A field study was conducted to test the effectiveness of intergroup contact (Allport 1954) as a predictor of explicit and implicit attitudes toward immigrants and to examine the processes driving its effects. Participants were Italian businessmen owning small and medium enterprises in Northern Italy who had daily contact with their immigrant workers. We tested a model in which contact ameliorated explicit attitudes, measured as support for social policies toward immigration, through reduced negative outgroup stereotypes. Furthermore, we predicted that contact would have a direct, unmediated effect on improved implicit attitudes toward immigrants, assessed with an Implicit Association Test (Greenwald, McGhee and Schwartz 1998). The results were fully consistent with predictions, thus providing strong support for the contact hypothesis at both an explicit and at an implicit level. The lack of correlation between explicit and implicit attitudes supports dual-process models, suggesting that the two types of attitudes are formed through different processes. The theoretical and practical implications of the findings are discussed.

Intergroup contact and reduction of explicit and implicit prejudice towards immigrants: A study with Italian businessmen owning small and medium enterprises / Vezzali, Loris; Giovannini, Dino. - In: QUALITY & QUANTITY. - ISSN 0033-5177. - STAMPA. - 45:1(2011), pp. 213-222. [10.1007/s11135-010-9366-0]

Intergroup contact and reduction of explicit and implicit prejudice towards immigrants: A study with Italian businessmen owning small and medium enterprises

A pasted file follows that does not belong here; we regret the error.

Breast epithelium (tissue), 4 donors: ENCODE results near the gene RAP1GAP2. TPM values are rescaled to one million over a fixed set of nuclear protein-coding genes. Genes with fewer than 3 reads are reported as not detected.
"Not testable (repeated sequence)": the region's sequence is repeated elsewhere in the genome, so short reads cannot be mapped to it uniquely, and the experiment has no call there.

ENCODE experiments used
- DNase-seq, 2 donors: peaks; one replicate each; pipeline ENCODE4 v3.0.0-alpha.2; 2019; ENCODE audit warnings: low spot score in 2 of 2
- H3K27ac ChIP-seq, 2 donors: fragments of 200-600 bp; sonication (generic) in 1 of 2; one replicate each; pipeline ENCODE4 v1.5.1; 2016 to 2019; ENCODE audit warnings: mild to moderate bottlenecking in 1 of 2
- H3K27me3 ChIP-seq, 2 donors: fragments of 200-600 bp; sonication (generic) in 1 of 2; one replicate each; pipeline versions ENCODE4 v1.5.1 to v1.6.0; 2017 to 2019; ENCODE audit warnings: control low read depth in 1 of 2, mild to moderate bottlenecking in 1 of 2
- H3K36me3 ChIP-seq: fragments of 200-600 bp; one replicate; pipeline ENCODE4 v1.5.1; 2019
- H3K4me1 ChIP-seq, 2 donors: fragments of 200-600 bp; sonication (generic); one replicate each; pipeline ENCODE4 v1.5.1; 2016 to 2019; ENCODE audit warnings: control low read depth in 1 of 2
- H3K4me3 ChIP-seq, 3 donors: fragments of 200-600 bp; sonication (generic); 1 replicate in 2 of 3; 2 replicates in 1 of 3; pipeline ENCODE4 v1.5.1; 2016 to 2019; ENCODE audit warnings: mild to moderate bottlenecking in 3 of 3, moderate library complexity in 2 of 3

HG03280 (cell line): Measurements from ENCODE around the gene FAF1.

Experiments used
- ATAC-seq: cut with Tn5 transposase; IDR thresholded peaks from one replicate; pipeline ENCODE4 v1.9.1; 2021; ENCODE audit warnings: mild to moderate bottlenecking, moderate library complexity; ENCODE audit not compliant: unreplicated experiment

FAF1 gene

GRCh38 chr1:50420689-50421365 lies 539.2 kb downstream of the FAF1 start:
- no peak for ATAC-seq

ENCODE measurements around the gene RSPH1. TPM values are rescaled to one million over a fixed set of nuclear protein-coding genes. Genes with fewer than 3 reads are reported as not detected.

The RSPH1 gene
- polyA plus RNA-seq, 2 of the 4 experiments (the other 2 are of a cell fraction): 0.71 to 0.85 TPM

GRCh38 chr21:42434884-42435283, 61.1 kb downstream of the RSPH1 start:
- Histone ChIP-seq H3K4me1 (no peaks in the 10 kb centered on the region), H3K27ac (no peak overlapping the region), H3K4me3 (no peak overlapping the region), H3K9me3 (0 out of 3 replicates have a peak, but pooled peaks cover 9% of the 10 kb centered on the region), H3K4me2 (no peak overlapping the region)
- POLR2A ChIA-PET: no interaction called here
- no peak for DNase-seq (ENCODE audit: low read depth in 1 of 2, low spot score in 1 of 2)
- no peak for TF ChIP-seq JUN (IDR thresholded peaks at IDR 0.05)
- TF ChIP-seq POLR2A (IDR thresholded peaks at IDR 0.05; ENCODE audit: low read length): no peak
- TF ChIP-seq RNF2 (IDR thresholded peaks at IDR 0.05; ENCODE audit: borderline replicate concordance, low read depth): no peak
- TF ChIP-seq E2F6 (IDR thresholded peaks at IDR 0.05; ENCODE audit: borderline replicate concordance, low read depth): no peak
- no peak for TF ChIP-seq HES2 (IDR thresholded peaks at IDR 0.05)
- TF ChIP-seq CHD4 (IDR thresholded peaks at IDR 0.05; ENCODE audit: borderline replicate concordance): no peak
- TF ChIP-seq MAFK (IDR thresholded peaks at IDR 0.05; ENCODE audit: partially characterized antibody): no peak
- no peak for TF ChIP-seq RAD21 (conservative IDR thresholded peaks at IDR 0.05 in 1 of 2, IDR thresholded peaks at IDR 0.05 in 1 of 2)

VEZZALI, Loris;GIOVANNINI, Dino
2011

Abstract

A field study was conducted to test the effectiveness of intergroup contact (Allport 1954) as a predictor of explicit and implicit attitudes toward immigrants and to examine the processes driving its effects. Participants were Italian businessmen owning small and medium enterprises in Northern Italy who had daily contact with their immigrant workers. We tested a model in which contact ameliorated explicit attitudes, measured as support for social policies toward immigration, through reduced negative outgroup stereotypes. Furthermore, we predicted that contact would have a direct, unmediated effect on improved implicit attitudes toward immigrants, assessed with an Implicit Association Test (Greenwald, McGhee and Schwartz 1998). The results were fully consistent with predictions, thus providing strong support for the contact hypothesis at both an explicit and at an implicit level. The lack of correlation between explicit and implicit attitudes supports dual-process models, suggesting that the two types of attitudes are formed through different processes. The theoretical and practical implications of the findings are discussed.
2011
45
1
213
222
Intergroup contact and reduction of explicit and implicit prejudice towards immigrants: A study with Italian businessmen owning small and medium enterprises / Vezzali, Loris; Giovannini, Dino. - In: QUALITY & QUANTITY. - ISSN 0033-5177. - STAMPA. - 45:1(2011), pp. 213-222. [10.1007/s11135-010-9366-0]
Vezzali, Loris; Giovannini, Dino
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Utilizza questo identificativo per citare o creare un link a questo documento: https://hdl.handle.net/11380/645568
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